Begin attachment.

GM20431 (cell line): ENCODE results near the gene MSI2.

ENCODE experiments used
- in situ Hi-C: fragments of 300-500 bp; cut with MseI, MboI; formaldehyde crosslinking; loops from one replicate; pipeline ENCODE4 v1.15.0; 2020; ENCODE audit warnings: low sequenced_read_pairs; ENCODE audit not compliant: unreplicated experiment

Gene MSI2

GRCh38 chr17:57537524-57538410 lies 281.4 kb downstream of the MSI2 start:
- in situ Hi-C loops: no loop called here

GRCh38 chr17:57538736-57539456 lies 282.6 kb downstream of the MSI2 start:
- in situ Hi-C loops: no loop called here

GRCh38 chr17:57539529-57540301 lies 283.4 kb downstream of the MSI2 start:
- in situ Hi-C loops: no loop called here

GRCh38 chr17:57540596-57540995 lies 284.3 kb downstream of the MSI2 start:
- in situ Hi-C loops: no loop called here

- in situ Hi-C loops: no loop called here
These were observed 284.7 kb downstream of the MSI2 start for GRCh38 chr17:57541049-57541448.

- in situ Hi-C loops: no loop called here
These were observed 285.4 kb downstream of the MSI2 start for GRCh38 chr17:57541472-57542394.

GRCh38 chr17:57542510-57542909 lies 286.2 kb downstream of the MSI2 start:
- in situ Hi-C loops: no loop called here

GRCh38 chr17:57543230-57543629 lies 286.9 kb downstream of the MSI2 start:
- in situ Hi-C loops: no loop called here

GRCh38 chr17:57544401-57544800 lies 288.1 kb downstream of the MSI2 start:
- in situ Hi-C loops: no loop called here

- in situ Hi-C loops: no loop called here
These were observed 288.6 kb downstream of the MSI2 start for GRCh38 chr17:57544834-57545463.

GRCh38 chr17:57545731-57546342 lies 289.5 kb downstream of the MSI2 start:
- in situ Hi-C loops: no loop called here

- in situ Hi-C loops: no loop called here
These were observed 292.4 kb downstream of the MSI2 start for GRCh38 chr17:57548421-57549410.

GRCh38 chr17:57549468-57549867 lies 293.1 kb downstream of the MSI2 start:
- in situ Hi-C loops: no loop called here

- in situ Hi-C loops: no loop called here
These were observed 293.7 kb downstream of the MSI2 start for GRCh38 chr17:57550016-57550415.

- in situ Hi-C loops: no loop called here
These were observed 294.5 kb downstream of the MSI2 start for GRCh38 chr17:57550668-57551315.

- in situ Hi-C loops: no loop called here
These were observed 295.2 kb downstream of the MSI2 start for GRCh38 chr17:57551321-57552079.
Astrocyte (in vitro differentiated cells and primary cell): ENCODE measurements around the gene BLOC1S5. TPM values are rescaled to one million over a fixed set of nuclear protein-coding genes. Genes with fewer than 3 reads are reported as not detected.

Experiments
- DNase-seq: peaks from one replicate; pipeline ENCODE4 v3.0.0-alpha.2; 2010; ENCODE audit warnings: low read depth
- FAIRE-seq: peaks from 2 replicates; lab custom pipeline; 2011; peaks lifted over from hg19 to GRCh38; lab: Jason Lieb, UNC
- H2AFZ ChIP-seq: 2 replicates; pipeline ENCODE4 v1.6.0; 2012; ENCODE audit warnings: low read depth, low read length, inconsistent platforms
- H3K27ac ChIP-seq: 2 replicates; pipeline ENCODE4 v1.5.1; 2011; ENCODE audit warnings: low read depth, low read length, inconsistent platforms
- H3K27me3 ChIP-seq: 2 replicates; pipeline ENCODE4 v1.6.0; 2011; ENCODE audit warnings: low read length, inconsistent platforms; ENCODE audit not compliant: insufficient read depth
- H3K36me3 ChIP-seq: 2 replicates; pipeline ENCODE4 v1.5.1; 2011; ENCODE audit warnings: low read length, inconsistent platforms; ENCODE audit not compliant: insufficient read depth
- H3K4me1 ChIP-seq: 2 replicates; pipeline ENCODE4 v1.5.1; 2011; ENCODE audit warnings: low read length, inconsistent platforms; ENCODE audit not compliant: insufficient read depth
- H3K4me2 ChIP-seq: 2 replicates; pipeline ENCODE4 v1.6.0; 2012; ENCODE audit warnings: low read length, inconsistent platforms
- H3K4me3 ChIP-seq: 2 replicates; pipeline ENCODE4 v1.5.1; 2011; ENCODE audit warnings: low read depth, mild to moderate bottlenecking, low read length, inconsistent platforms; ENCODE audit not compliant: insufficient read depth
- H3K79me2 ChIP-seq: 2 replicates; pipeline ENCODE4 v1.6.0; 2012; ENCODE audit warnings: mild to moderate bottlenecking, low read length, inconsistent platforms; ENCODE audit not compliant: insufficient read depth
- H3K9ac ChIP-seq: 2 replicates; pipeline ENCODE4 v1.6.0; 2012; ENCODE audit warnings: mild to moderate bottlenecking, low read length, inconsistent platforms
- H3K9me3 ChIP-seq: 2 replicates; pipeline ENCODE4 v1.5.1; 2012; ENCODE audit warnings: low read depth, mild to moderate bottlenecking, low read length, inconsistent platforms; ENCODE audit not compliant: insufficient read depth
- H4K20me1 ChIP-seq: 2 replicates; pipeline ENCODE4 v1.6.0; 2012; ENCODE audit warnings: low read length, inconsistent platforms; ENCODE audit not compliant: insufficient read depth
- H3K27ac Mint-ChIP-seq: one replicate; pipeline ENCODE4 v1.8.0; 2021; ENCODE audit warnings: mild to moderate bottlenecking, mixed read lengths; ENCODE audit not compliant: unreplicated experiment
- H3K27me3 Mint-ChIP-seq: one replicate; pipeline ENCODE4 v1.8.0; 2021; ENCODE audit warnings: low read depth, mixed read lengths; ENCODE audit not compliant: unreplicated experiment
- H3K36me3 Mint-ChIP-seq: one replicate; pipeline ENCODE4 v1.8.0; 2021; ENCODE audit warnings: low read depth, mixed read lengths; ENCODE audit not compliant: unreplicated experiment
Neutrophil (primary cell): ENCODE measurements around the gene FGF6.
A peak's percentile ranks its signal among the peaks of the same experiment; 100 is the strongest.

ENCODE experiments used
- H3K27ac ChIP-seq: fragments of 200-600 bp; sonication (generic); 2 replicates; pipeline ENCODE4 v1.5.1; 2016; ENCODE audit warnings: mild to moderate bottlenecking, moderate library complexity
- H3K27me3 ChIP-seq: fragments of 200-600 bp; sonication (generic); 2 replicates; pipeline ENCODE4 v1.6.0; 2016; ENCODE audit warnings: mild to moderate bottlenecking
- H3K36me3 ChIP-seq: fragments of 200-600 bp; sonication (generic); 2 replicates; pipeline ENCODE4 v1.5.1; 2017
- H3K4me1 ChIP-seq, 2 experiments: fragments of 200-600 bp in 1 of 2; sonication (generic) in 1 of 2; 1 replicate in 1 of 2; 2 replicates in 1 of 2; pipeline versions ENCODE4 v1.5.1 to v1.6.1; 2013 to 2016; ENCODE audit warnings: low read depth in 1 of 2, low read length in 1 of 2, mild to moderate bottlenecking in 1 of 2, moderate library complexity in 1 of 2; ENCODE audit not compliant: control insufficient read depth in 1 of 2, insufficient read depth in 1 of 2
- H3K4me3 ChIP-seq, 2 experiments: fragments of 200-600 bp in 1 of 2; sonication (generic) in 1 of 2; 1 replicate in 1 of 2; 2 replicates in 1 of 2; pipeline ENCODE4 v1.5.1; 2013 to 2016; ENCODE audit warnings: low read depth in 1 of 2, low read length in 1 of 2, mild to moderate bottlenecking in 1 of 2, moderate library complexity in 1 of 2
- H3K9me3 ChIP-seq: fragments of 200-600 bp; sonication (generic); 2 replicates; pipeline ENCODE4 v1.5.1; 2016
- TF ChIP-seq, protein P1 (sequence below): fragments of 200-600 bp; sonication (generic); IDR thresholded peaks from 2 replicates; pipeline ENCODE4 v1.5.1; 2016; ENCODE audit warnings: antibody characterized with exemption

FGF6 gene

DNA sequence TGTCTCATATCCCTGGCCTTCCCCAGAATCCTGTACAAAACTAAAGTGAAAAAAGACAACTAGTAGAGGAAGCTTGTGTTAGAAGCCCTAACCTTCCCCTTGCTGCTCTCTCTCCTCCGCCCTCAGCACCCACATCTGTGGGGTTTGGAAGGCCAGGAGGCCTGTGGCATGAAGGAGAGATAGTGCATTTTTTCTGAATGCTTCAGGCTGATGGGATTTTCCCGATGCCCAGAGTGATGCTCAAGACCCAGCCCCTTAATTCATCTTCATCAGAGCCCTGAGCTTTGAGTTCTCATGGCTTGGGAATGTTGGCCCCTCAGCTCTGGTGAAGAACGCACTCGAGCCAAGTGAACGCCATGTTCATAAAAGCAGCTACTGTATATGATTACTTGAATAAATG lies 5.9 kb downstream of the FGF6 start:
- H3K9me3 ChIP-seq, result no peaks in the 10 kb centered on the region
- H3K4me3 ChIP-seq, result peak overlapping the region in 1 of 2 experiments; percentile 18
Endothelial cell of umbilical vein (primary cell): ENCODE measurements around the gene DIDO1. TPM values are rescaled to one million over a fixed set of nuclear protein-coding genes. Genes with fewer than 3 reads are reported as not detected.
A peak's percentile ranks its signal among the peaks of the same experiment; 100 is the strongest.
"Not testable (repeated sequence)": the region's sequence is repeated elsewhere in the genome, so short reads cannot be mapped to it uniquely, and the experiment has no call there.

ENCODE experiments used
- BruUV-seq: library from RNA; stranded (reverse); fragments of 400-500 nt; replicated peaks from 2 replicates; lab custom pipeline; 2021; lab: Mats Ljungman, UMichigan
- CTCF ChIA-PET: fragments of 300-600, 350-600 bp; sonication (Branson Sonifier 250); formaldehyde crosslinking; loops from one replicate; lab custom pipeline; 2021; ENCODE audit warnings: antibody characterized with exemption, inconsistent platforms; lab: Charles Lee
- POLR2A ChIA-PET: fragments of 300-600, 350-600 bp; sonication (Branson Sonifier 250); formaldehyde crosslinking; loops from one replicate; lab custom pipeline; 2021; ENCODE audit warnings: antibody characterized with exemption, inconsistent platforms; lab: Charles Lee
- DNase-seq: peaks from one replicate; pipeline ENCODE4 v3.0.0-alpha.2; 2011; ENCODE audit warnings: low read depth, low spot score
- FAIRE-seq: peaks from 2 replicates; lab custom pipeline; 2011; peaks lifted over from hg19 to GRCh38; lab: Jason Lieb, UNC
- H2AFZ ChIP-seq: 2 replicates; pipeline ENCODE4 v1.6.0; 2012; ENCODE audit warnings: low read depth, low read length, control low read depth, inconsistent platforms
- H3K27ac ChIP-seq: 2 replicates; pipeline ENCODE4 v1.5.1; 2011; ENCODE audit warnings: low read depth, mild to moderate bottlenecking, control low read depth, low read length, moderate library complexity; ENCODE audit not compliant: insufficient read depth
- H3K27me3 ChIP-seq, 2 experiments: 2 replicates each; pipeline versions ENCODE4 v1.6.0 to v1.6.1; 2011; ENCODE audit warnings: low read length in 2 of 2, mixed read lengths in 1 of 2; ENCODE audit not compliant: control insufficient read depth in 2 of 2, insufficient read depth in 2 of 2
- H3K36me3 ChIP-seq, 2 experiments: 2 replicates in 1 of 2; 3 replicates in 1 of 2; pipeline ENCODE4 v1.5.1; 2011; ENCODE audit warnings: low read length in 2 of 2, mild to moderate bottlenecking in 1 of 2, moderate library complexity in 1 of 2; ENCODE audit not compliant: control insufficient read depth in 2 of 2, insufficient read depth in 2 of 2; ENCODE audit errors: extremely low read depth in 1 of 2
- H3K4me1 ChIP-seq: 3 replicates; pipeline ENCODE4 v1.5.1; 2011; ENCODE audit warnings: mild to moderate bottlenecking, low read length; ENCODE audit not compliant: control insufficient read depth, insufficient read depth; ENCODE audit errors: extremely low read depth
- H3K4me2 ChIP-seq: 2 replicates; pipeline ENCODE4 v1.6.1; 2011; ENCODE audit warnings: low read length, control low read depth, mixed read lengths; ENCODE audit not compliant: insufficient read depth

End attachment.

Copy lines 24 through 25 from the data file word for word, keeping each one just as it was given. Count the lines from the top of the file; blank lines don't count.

These were observed 288.6 kb downstream of the MSI2 start for GRCh38 chr17:57544834-57545463.

GRCh38 chr17:57545731-57546342 lies 289.5 kb downstream of the MSI2 start: